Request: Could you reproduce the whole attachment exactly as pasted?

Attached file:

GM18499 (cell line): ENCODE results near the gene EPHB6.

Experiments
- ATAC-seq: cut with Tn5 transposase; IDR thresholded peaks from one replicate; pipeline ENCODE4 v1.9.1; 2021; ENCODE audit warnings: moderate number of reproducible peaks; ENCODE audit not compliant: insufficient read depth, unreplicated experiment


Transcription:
GM18499 (cell line): ENCODE results near the gene EPHB6.

Experiments
- ATAC-seq: cut with Tn5 transposase; IDR thresholded peaks from one replicate; pipeline ENCODE4 v1.9.1; 2021; ENCODE audit warnings: moderate number of reproducible peaks; ENCODE audit not compliant: insufficient read depth, unreplicated experiment